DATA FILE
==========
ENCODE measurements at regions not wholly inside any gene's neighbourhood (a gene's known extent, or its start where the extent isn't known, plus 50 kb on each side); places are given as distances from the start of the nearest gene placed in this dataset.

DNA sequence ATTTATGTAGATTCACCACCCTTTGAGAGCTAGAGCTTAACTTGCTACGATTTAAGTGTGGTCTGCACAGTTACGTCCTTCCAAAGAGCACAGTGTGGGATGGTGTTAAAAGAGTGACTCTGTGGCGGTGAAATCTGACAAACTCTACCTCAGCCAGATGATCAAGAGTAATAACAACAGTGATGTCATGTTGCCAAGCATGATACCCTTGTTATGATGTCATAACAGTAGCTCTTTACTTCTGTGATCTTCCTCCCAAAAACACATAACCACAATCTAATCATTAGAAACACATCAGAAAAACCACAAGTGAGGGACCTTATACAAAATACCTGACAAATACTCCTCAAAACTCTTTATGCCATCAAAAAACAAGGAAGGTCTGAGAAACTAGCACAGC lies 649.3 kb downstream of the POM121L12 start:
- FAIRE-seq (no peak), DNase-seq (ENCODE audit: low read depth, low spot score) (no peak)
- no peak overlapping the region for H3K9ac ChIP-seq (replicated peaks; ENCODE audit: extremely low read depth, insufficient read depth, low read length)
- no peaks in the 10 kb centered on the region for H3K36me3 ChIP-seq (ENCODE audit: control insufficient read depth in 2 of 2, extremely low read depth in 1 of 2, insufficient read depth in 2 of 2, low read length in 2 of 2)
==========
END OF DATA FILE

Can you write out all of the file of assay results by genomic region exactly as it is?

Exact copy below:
ENCODE measurements at regions not wholly inside any gene's neighbourhood (a gene's known extent, or its start where the extent isn't known, plus 50 kb on each side); places are given as distances from the start of the nearest gene placed in this dataset.

DNA sequence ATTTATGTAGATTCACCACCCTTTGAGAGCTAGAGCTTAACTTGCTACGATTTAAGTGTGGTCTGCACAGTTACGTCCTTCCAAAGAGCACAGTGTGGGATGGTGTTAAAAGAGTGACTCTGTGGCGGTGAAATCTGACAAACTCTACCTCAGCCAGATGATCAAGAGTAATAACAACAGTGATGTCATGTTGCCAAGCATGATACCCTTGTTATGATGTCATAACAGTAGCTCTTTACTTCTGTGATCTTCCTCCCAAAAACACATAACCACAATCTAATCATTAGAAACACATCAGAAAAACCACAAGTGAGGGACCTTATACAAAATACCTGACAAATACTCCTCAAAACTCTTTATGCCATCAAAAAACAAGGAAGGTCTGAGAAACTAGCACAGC lies 649.3 kb downstream of the POM121L12 start:
- FAIRE-seq (no peak), DNase-seq (ENCODE audit: low read depth, low spot score) (no peak)
- no peak overlapping the region for H3K9ac ChIP-seq (replicated peaks; ENCODE audit: extremely low read depth, insufficient read depth, low read length)
- no peaks in the 10 kb centered on the region for H3K36me3 ChIP-seq (ENCODE audit: control insufficient read depth in 2 of 2, extremely low read depth in 1 of 2, insufficient read depth in 2 of 2, low read length in 2 of 2)